Transit ★★★½

Travel can be an isolating experience. It consists of long periods of waiting. Waiting for that one moment when you finally arrive. It’s also a purgatory that is shared by fellow travelers, but there are only fleeting connections as everyone is heading a different direction to their own far away destinations. 

The sense of isolation and waiting in this film is pretty heavy and watching this stuck in the appropriately named Midway Airport in Chicago on a 4 hr+ layover only exasperated it. But while layovers definitely are oppressive, I can take solace in the fact that I’m at least not being hunted by my government and need to flee to country that doesn’t even want me. So I’ll sit down and eat this highly mediocre turkey panini with that comfort in mind.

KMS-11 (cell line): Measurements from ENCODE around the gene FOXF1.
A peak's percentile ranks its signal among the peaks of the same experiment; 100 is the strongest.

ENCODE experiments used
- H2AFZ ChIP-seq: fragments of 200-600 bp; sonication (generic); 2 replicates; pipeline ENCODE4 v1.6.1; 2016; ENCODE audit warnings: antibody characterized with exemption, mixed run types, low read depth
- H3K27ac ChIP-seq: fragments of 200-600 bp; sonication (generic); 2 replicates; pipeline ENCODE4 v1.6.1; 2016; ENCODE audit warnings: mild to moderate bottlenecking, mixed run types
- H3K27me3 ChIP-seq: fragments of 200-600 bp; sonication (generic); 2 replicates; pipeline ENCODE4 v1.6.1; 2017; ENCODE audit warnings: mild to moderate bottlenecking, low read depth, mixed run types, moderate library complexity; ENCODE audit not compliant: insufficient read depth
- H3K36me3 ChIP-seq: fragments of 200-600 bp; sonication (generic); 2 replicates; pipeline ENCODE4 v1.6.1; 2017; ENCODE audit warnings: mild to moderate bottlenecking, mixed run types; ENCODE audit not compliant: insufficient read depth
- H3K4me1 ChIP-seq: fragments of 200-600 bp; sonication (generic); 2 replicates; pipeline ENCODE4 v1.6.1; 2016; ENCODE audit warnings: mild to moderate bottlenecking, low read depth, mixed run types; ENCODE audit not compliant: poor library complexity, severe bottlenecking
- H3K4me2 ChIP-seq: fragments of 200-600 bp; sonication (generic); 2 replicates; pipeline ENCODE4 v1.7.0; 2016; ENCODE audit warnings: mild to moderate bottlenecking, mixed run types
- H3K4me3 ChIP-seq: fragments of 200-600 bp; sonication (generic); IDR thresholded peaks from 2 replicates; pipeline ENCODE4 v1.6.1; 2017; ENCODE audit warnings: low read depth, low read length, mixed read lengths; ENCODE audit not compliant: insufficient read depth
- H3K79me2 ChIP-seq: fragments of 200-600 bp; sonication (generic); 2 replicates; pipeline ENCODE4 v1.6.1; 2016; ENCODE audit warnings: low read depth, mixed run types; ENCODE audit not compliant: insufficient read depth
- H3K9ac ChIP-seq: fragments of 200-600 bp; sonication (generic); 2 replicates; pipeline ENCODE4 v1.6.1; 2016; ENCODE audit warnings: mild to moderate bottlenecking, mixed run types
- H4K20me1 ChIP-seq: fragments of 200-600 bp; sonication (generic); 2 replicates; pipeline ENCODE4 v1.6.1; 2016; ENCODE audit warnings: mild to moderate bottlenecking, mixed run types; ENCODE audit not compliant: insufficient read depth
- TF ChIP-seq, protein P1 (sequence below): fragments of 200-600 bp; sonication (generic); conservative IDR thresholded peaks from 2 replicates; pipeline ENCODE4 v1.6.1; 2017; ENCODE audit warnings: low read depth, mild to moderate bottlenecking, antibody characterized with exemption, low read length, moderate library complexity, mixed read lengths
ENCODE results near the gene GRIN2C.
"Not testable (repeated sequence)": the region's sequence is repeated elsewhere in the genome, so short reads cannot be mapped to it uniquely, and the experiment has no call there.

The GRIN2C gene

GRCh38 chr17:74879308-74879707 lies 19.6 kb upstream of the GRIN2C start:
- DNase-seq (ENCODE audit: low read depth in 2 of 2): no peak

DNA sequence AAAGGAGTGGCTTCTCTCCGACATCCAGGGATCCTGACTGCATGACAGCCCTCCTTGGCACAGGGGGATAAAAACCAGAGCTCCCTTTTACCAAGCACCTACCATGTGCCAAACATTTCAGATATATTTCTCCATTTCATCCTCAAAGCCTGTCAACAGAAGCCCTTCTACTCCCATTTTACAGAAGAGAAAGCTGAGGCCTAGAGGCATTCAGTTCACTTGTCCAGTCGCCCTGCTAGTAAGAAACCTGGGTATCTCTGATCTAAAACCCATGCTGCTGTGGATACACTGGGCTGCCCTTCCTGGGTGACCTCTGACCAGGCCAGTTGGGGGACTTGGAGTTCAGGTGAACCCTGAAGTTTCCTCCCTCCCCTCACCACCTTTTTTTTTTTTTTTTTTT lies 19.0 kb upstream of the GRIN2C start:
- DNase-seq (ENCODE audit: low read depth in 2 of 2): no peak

Anyways, the film itself unfolds like a confounding Brechtian play riffing on Casablanca that was teleported to our modern reality. It’s pretty dry for most of it but  a few moments have a warmth to them. And like Petzold’s last film, Phoenix, the endings the best part, leaving you to think about long after ends. Unlike that film though, it’s no masterpiece.

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